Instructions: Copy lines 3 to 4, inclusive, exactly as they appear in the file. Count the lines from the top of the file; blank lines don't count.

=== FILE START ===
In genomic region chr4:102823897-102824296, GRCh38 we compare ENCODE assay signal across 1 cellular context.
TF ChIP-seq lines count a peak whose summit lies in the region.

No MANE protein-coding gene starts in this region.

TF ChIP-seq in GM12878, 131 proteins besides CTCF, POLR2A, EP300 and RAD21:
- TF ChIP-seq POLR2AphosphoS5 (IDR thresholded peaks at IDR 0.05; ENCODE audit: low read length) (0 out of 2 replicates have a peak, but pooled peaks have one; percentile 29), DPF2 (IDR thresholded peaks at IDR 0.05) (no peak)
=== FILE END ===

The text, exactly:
No MANE protein-coding gene starts in this region.

TF ChIP-seq in GM12878, 131 proteins besides CTCF, POLR2A, EP300 and RAD21: